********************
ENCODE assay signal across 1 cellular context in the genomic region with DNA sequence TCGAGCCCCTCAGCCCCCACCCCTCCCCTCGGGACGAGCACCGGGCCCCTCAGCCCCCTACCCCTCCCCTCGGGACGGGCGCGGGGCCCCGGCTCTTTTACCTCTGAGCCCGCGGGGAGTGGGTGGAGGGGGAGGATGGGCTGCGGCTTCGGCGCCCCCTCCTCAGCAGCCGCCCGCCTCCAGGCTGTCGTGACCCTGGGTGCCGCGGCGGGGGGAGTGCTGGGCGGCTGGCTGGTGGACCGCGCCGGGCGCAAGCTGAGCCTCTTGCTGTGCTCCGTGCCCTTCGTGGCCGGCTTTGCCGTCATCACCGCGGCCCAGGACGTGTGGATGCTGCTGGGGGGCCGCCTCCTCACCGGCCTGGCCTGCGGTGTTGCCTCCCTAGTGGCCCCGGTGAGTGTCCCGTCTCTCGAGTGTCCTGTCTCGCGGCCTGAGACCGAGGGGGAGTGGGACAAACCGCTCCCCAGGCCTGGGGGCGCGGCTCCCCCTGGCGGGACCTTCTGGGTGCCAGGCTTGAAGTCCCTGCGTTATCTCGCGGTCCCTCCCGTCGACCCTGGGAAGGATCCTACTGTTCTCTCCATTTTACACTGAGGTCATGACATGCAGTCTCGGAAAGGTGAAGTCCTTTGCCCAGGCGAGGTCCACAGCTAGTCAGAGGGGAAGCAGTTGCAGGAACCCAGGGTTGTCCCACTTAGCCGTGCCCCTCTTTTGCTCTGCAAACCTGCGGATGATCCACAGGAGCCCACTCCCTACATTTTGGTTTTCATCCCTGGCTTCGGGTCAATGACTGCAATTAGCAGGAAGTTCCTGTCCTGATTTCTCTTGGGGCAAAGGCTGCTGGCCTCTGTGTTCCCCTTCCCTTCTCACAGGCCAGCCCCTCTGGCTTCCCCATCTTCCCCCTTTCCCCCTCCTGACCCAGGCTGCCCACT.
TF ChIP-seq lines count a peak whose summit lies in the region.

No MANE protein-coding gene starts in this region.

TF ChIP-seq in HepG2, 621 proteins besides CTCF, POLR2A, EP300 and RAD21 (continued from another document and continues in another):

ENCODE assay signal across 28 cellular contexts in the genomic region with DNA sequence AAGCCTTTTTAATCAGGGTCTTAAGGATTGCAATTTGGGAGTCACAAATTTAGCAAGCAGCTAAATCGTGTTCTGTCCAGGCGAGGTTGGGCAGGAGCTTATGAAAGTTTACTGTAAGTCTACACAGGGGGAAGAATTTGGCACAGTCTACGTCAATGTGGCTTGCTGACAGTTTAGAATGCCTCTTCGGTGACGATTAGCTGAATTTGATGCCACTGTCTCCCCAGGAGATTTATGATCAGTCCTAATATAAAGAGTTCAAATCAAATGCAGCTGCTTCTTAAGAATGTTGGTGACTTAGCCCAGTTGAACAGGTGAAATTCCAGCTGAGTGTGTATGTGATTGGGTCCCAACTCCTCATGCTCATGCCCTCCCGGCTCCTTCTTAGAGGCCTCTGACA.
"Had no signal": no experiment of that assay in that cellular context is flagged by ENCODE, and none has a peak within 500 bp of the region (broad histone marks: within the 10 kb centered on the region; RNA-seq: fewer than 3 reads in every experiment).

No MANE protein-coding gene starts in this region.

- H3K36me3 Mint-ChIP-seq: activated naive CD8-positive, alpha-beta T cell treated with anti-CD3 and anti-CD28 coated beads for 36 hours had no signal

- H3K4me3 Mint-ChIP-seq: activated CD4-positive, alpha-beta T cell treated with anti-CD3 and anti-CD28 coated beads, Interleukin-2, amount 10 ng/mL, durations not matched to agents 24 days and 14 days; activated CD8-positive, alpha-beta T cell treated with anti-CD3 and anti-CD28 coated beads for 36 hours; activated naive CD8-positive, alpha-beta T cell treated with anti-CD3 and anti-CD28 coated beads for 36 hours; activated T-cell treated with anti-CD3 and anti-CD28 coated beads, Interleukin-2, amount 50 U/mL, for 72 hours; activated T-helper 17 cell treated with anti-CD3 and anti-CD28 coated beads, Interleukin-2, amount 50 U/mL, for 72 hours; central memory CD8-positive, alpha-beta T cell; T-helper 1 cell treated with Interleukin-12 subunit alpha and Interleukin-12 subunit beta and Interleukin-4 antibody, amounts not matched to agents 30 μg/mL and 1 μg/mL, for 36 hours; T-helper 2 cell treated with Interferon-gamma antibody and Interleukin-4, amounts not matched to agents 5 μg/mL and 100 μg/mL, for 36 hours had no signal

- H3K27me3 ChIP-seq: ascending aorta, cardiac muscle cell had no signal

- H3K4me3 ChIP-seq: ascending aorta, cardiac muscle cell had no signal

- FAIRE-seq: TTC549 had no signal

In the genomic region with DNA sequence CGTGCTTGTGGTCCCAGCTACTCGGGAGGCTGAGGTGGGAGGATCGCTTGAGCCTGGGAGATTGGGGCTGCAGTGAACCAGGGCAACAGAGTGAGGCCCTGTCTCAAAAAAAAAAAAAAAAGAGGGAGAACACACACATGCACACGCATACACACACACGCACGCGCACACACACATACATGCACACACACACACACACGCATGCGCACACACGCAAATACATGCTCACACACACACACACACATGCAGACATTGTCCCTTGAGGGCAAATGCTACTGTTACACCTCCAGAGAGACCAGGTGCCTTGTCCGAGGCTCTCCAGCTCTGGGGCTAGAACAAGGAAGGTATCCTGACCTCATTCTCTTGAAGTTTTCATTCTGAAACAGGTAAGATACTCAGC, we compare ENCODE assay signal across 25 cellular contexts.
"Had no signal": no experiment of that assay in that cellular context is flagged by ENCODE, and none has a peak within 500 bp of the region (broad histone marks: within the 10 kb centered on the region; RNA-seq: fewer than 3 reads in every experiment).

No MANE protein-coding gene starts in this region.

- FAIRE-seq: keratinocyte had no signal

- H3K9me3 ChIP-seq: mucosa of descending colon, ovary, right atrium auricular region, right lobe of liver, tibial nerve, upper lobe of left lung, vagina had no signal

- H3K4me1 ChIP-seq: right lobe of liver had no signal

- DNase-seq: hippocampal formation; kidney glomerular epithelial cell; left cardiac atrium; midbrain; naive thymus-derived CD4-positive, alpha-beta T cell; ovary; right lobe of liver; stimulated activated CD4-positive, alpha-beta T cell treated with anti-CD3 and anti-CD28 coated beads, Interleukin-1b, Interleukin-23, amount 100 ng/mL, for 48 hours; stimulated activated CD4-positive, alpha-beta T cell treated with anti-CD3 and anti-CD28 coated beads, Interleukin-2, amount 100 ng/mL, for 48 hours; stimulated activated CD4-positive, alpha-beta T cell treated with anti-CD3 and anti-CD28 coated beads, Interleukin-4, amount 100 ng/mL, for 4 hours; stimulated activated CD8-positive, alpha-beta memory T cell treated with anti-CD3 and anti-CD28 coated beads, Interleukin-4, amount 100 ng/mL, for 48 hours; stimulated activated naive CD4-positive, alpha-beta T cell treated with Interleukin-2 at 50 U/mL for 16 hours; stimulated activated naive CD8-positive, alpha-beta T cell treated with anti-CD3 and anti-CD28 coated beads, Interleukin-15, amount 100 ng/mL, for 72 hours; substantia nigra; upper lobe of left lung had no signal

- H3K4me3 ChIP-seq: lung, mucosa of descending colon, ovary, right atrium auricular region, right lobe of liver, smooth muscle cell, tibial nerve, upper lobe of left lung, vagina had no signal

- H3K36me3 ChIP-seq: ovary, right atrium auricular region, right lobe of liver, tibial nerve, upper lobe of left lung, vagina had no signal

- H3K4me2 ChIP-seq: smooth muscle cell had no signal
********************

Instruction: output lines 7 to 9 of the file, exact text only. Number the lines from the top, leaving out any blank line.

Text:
No MANE protein-coding gene starts in this region.

- H3K36me3 Mint-ChIP-seq: activated naive CD8-positive, alpha-beta T cell treated with anti-CD3 and anti-CD28 coated beads for 36 hours had no signal

- H3K4me3 Mint-ChIP-seq: activated CD4-positive, alpha-beta T cell treated with anti-CD3 and anti-CD28 coated beads, Interleukin-2, amount 10 ng/mL, durations not matched to agents 24 days and 14 days; activated CD8-positive, alpha-beta T cell treated with anti-CD3 and anti-CD28 coated beads for 36 hours; activated naive CD8-positive, alpha-beta T cell treated with anti-CD3 and anti-CD28 coated beads for 36 hours; activated T-cell treated with anti-CD3 and anti-CD28 coated beads, Interleukin-2, amount 50 U/mL, for 72 hours; activated T-helper 17 cell treated with anti-CD3 and anti-CD28 coated beads, Interleukin-2, amount 50 U/mL, for 72 hours; central memory CD8-positive, alpha-beta T cell; T-helper 1 cell treated with Interleukin-12 subunit alpha and Interleukin-12 subunit beta and Interleukin-4 antibody, amounts not matched to agents 30 μg/mL and 1 μg/mL, for 36 hours; T-helper 2 cell treated with Interferon-gamma antibody and Interleukin-4, amounts not matched to agents 5 μg/mL and 100 μg/mL, for 36 hours had no signal